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Rudbeckia ‘Indian Summer’

Summer Planting

I had so many things to write about this week but one question keeps popping up at the garden centre that I figured I’d answer it here.  Yes, you CAN plant in the summer!   Sure, there are a couple of caveats to that statement but generally, yes, you can and why not?  The weather is cooperative and more enjoyable since you’re not out there with raincoat, waterproof shoes with freezing fingers, and if you’re like me you have more time on your hands in the summer so why not take this opportunity to plant new things or begin a new garden?

In spring I just don’t have time to pluck a weed let alone plant a garden so my planting gets done when I have time off.  In fact, if I succumb to impulse shopping the new and wonderful things that come off the truck in April and May they are more likely to perish in my back yard waiting to be planted than they would be if I had brought them home in summer and planted them during temperatures in the high twenties!

New gardens have been built and old ones have been renovated in the dog days of summer with everything surviving quite splendidly for me.  I’ve been planting like mad in the heat this year and it has all settled in nicely.

You must be able to water your newly planted areas, though.  That is the biggest, most important factor in summer planting.  If it dries out for any length of time in the hot weather, well, then it is toast.  So, watering is a must.

Generally when something is newly planted the ground around the plant has been worked over, allowing water to penetrate better, so it’s easier to get the water to where it has to go, deep into the roots.

Help your new plantings get established by using GardenPro Transplant liquid.  Transplanter liquid will speed up the growth of those fine, white roots.  A top dress of Sea Soil Original will go a long way with a slow release of organic nutrients and it will also act as mulch, holding in moisture.  I use it in the planting hole, also.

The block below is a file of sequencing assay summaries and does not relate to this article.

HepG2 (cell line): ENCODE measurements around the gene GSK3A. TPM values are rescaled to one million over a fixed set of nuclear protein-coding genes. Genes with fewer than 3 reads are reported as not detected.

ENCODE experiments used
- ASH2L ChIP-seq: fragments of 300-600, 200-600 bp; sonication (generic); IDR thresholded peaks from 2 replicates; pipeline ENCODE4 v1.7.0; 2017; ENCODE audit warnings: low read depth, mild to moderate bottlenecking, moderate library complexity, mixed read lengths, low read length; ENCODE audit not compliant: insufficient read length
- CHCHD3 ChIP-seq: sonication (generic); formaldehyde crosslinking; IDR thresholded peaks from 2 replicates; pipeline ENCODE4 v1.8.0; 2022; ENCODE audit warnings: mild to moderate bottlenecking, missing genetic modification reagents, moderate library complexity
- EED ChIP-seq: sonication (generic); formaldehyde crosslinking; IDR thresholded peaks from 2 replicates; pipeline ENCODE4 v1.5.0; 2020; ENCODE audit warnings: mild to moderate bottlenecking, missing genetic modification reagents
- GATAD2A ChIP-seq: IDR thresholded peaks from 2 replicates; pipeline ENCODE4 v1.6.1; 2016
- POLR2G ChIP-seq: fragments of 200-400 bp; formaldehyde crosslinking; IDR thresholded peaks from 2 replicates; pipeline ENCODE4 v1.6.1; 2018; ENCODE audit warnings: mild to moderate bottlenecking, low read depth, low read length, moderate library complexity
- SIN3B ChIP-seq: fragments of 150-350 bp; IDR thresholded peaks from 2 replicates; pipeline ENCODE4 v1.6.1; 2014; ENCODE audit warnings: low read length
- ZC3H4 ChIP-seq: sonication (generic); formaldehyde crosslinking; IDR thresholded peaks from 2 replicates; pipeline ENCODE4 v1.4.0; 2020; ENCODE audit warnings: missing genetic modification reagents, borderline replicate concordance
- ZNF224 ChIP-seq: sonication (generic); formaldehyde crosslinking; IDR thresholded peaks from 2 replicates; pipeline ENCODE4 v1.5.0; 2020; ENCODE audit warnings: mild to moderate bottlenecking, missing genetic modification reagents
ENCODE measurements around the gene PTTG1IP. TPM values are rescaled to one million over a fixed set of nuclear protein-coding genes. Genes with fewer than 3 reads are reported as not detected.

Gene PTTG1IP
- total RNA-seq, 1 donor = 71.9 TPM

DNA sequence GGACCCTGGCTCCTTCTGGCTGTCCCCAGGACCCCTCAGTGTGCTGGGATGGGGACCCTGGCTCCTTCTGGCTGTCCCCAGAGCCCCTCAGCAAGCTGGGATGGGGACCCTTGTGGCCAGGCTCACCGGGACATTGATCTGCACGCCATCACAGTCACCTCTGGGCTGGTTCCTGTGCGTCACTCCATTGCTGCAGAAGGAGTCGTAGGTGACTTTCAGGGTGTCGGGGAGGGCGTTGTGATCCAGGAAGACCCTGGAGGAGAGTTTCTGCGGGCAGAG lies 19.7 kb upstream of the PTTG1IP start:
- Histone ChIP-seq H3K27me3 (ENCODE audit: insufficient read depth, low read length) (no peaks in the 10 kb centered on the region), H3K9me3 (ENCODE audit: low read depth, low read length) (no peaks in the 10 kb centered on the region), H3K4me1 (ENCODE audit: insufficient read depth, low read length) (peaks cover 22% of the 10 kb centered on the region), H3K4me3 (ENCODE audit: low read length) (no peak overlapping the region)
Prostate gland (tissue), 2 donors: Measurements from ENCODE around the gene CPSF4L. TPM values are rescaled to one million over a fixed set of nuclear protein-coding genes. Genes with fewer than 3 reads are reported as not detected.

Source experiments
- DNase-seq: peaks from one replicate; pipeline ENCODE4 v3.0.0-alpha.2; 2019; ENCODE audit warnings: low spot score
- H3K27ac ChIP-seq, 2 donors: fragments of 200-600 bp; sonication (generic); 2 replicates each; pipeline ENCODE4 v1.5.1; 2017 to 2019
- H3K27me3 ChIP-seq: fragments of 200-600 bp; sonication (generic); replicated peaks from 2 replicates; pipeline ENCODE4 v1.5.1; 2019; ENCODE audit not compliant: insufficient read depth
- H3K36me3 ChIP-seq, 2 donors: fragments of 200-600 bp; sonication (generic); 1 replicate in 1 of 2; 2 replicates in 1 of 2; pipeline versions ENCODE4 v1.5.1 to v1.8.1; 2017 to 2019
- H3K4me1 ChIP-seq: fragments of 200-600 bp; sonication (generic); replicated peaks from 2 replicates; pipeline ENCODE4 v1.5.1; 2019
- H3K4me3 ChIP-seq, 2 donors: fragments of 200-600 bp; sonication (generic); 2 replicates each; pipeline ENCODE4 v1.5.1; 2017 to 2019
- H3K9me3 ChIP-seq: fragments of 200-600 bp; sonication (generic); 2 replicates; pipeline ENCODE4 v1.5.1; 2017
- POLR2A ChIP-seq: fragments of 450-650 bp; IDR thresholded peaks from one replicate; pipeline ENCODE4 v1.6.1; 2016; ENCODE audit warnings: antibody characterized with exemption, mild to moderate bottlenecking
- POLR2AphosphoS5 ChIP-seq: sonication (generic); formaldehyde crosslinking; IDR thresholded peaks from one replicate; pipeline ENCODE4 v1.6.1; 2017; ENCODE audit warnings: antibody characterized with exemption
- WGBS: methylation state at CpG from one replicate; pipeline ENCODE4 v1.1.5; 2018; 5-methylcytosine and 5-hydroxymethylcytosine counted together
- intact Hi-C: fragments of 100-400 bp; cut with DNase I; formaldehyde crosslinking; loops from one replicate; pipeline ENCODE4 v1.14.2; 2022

One thing I’d stay away from, though, is moving plants in the heat unless you absolutely have to.  That can be stressful on the plant because you’re basically tearing it out of the ground, cutting off a lot of the fine, white roots.  These roots are the workhorses for the plant, allowing it to take up nutrients and water.   That’s not to say I haven’t done it and been successful, it’s just more likely that the plant will perish at this time than any other.  If you have to move a plant from one area of the garden to another then dig as big a root ball as possible and don’t forget to water!  Container grown plants take easily because you’re just teasing some of the roots away from the root ball, not doing any major ripping out of the ground.

Summer planting also provides some time for the roots to take hold and grow before winter sets in.  If we happen to get cold temperatures early then the plant is already established.

I find quite often that some gardens lack colour at the latter part of summer because they were mostly planted up in the spring.  When you purchase plants in the spring you’re tempted by all the lovely things in bloom, passing by the boring sticks (deciduous shrubs) that haven’t quite got their show on yet and the pots of mostly dirt with treasures hiding inside.  Not to mention quite a few of the summer blooming perennials just don’t arrive at the garden centre until summer when they’re in full and glorious bloom.

August is the time for the yellows of Rudbeckia and Coreopsis, the reds and purples of Echinacea, blues and pinks of Hibiscus, white Shasta Daisies and ornamental grasses.

The Potentilla and Abelia shrubs are flowering like mad and the Hydrangeas are doing their thing, all waiting for someone like you to tuck them into a nice spot in your garden.

So take a look at your garden and if you find a spot needing some colour head down to Cultivate to see what is blooming.  We are open 9-5 daily.

Shirley Eppler

August 2012